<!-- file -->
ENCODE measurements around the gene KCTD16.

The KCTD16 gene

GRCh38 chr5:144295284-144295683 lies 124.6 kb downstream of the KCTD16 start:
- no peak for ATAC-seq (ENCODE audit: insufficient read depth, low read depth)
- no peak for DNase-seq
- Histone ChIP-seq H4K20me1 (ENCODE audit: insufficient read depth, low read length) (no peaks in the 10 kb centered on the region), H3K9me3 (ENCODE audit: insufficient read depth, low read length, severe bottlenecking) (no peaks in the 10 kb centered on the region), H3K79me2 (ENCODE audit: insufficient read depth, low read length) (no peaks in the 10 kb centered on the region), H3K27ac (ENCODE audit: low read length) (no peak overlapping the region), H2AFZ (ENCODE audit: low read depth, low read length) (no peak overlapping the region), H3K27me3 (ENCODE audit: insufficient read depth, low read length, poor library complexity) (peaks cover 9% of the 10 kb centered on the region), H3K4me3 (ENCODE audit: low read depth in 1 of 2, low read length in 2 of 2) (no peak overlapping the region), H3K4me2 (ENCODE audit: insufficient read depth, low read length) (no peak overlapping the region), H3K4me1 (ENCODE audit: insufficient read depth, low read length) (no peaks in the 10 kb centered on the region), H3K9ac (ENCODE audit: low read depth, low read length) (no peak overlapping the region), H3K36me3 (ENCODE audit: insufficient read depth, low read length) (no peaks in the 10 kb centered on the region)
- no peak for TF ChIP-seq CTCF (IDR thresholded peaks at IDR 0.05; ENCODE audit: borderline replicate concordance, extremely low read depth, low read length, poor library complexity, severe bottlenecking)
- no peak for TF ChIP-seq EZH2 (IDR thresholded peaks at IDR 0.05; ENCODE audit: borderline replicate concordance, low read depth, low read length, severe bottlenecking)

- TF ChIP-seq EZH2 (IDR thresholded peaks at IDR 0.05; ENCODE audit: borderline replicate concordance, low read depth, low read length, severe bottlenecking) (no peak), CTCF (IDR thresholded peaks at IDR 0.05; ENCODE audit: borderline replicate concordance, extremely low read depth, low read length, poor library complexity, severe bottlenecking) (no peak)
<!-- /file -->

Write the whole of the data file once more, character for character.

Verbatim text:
ENCODE measurements around the gene KCTD16.

The KCTD16 gene

GRCh38 chr5:144295284-144295683 lies 124.6 kb downstream of the KCTD16 start:
- no peak for ATAC-seq (ENCODE audit: insufficient read depth, low read depth)
- no peak for DNase-seq
- Histone ChIP-seq H4K20me1 (ENCODE audit: insufficient read depth, low read length) (no peaks in the 10 kb centered on the region), H3K9me3 (ENCODE audit: insufficient read depth, low read length, severe bottlenecking) (no peaks in the 10 kb centered on the region), H3K79me2 (ENCODE audit: insufficient read depth, low read length) (no peaks in the 10 kb centered on the region), H3K27ac (ENCODE audit: low read length) (no peak overlapping the region), H2AFZ (ENCODE audit: low read depth, low read length) (no peak overlapping the region), H3K27me3 (ENCODE audit: insufficient read depth, low read length, poor library complexity) (peaks cover 9% of the 10 kb centered on the region), H3K4me3 (ENCODE audit: low read depth in 1 of 2, low read length in 2 of 2) (no peak overlapping the region), H3K4me2 (ENCODE audit: insufficient read depth, low read length) (no peak overlapping the region), H3K4me1 (ENCODE audit: insufficient read depth, low read length) (no peaks in the 10 kb centered on the region), H3K9ac (ENCODE audit: low read depth, low read length) (no peak overlapping the region), H3K36me3 (ENCODE audit: insufficient read depth, low read length) (no peaks in the 10 kb centered on the region)
- no peak for TF ChIP-seq CTCF (IDR thresholded peaks at IDR 0.05; ENCODE audit: borderline replicate concordance, extremely low read depth, low read length, poor library complexity, severe bottlenecking)
- no peak for TF ChIP-seq EZH2 (IDR thresholded peaks at IDR 0.05; ENCODE audit: borderline replicate concordance, low read depth, low read length, severe bottlenecking)

- TF ChIP-seq EZH2 (IDR thresholded peaks at IDR 0.05; ENCODE audit: borderline replicate concordance, low read depth, low read length, severe bottlenecking) (no peak), CTCF (IDR thresholded peaks at IDR 0.05; ENCODE audit: borderline replicate concordance, extremely low read depth, low read length, poor library complexity, severe bottlenecking) (no peak)